A university is just a group of buildings gathered around a library. ~Shelby Foote

Friday, May 19, 2006

Bet the House!

On Tiger Woods winning the U.S. Open. Seriously, I think Tigger is a near mortal lock to win that tournament, the "Phil Slam" notwithstanding.

Here's why:

A) Tiger Woods is still the best golfer in the world, desptie Mickelson's recent surge.

B) The U.S. Open plays to Woods' strengths better than any other major-- it is the longest, it has the toughest rough (which Tiger can get out of better than anyone else), and this year it's at Winged Foot, a course which rewards strong iron play.

But mostly, there's

C) It is played on Father's Day weekend and Tiger just lost his dad. That may seem like a bad thing for Tiger, a distraction that will prevent him from playing his best-- and it would be for most people. But Tiger isn't most people. He is an elite athlete in his sport, and elite athletes frequently have their best games when logic would dictate that they should be distracted and unable to do their best.

Michael Jordan had one of his best performances ever (38 points on the road, including a tie-breaking 3-pointer with 25 seconds left) in the fifth game of the 1997 NBA Finals against the Jazz despite being "really tired and very weak" from the flu. Brett Favre had one of the best games of his career the day after his father died. In the 1967 World Series, Bob Gibson pitched three complete games despite having had his leg broken just three months earlier. And don't forget Kurt Schilling's "bloody sock" performance in the 2004 World Series.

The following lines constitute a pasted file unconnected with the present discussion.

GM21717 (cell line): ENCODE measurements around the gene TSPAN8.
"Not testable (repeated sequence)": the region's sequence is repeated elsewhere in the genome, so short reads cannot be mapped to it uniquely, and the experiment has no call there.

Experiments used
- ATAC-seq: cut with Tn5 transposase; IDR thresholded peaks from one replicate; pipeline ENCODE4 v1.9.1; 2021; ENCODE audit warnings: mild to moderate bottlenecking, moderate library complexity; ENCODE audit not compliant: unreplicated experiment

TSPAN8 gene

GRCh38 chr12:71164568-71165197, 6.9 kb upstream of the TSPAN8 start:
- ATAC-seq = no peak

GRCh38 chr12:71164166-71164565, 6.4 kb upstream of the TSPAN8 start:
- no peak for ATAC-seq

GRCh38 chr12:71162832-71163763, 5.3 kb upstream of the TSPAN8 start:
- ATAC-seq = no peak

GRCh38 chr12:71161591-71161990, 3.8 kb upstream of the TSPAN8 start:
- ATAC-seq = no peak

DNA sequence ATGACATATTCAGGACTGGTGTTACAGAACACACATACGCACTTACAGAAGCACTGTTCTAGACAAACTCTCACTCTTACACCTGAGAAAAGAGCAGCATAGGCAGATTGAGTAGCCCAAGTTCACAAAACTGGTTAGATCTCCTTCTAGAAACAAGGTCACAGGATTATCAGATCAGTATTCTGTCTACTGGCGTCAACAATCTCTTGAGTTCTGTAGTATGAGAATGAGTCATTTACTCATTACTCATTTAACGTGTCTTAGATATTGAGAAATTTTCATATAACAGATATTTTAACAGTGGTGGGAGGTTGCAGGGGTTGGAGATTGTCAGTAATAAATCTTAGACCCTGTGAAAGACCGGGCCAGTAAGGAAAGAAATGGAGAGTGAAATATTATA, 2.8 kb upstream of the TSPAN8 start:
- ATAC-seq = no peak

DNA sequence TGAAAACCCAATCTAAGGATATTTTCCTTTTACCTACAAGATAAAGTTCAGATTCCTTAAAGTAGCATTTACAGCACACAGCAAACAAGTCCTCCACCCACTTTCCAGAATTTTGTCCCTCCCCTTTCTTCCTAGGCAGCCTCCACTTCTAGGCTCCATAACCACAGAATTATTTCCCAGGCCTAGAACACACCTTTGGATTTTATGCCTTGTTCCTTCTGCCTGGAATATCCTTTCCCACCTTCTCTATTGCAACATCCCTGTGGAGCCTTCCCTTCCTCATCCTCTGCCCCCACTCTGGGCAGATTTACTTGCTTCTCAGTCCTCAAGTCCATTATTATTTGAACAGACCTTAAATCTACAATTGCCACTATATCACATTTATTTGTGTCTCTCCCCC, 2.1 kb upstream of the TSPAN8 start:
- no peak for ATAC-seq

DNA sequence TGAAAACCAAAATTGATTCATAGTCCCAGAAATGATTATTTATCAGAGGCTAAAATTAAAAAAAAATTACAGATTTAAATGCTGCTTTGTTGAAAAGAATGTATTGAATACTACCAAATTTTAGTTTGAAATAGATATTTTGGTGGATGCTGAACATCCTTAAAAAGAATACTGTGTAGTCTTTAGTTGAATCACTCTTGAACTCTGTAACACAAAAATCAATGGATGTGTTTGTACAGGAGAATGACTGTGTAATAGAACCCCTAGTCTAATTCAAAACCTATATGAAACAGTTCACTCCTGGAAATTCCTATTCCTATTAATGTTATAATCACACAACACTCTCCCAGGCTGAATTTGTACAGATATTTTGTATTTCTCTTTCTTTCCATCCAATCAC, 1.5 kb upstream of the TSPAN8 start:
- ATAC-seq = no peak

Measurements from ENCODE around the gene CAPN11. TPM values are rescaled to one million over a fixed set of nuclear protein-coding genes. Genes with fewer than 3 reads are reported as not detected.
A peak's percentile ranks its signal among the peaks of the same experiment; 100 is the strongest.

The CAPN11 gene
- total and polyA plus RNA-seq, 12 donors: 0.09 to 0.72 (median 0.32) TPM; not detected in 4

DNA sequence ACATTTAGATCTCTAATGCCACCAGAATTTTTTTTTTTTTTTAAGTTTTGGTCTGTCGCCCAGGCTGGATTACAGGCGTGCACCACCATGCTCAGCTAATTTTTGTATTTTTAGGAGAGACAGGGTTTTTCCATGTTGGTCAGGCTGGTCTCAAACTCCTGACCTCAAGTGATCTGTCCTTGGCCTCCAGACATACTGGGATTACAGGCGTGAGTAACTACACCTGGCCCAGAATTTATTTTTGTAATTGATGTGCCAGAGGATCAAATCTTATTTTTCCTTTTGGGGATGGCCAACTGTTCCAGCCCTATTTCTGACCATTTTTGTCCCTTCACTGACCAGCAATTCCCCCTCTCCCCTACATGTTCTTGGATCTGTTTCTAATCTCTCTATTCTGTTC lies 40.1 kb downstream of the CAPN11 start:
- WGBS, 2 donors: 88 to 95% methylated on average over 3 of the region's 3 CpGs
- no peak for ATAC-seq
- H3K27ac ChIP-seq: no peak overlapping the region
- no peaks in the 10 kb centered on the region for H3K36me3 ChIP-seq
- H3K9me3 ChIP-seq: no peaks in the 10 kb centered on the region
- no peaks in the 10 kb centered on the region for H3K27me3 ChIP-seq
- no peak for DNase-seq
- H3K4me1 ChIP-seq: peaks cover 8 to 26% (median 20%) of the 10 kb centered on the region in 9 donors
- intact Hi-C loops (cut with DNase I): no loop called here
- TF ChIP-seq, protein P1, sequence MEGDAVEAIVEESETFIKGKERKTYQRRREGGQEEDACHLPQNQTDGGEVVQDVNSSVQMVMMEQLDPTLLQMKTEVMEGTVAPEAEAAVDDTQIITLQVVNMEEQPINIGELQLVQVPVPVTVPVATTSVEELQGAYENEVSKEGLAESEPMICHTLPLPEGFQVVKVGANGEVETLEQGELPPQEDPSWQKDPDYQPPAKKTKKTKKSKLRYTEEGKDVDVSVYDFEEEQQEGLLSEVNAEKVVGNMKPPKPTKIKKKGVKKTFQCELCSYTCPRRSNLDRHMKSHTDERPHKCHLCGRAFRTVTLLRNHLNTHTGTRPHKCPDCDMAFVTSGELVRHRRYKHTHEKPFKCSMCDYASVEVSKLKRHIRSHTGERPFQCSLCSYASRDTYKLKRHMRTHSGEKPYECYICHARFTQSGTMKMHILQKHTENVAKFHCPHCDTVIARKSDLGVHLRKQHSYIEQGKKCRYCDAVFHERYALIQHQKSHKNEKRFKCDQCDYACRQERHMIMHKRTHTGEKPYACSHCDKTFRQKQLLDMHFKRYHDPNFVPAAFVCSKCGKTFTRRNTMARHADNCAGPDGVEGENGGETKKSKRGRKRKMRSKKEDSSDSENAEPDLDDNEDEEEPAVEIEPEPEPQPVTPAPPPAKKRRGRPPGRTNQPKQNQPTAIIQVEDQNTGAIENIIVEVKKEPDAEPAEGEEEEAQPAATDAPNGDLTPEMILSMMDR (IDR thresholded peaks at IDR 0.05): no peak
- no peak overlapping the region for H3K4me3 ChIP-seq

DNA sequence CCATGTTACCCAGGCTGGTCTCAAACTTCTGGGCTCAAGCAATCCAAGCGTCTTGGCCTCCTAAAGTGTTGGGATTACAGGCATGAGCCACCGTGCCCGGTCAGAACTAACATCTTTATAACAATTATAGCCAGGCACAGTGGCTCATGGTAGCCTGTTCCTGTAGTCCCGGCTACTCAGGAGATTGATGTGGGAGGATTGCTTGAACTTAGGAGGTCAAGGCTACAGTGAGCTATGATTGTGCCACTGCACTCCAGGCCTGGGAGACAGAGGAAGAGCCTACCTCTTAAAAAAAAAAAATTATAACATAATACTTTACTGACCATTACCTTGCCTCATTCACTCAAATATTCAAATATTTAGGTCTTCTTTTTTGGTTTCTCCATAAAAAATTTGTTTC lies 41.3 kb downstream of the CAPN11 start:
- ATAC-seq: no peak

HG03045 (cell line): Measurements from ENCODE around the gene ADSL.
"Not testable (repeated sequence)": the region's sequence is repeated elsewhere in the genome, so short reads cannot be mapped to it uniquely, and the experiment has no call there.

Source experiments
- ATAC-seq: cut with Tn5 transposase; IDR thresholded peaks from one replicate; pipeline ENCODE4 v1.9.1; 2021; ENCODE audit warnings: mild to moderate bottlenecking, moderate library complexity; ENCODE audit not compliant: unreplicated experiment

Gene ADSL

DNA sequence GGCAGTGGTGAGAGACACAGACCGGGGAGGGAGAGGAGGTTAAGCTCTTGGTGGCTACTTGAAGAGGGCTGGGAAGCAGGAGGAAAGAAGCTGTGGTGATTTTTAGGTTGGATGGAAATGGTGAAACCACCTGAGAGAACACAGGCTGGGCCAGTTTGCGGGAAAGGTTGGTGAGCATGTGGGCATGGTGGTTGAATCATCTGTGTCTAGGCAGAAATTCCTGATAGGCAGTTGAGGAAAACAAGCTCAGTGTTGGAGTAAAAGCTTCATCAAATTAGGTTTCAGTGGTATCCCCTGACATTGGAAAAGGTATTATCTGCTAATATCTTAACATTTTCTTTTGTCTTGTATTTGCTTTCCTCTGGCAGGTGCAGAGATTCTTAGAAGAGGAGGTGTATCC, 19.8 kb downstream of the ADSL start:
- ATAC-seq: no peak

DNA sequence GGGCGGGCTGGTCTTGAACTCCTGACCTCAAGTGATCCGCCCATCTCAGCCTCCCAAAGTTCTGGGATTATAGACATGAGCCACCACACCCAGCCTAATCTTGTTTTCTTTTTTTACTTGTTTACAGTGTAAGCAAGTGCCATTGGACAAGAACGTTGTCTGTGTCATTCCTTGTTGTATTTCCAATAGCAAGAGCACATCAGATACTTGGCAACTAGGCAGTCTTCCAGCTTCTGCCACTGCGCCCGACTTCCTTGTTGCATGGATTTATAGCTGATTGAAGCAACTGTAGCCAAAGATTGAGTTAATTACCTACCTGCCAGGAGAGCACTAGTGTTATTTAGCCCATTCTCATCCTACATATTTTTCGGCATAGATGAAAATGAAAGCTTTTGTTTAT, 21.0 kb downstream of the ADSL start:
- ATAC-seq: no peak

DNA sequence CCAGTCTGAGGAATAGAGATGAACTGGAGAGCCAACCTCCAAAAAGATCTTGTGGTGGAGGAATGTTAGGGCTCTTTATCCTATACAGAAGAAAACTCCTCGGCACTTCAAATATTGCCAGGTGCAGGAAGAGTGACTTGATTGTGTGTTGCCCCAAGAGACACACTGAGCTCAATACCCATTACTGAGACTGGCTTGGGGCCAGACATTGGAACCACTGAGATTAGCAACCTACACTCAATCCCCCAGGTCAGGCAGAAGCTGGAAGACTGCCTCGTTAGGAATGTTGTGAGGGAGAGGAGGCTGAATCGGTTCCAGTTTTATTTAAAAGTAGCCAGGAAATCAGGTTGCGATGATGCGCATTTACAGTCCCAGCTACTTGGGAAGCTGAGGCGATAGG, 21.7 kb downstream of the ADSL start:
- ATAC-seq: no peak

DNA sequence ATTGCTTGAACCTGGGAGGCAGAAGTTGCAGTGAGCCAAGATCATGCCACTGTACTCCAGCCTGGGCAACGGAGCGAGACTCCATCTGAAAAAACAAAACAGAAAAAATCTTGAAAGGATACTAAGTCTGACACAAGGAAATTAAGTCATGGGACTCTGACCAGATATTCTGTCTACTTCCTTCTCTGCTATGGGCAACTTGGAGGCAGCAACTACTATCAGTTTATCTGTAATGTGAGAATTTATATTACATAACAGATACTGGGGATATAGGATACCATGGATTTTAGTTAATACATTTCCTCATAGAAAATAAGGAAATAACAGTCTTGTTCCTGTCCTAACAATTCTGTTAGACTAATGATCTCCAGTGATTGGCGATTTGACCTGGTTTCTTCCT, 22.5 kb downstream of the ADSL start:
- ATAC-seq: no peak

There are other examples, but my point is this-- the kind of things that slow down, or shut down, normal mortals don't always have the same effect on elite athletes. People like Jordan, Favre, Gibson and Schilling have so much drive, so much determination, so much competitive spirit, so much focus that things that would be distractions to others are often actually beneficial to them. They are able to force themselves to focus on the game in order to escape the distraction, and thus the distraction actually makes these already focused, driven and talented individuals even more focused and driven, thus taking their talent to even higher levels.

So. Before the U.S. Open, Tiger's heart will be heavy as he considers playing in his first major without his dad watching. After the U.S. Open, Tiger's heart will be heavy as he considers having completed his first major without his dad watching. But during the U.S. Open, he will be funneling all of his prodigious focus, determination and talent into his golf game so that he doesn't have to consider that not only is this the first major since his dad died, but it's also Father's Day weekend.

He might collapse under that pressure-- but history doesn't seem to indicate that pressure has that effect on Mr. Woods. My guess is that he'll have one of the best performances of his life, and then sob like a baby while he holds this little trinket for the third time.


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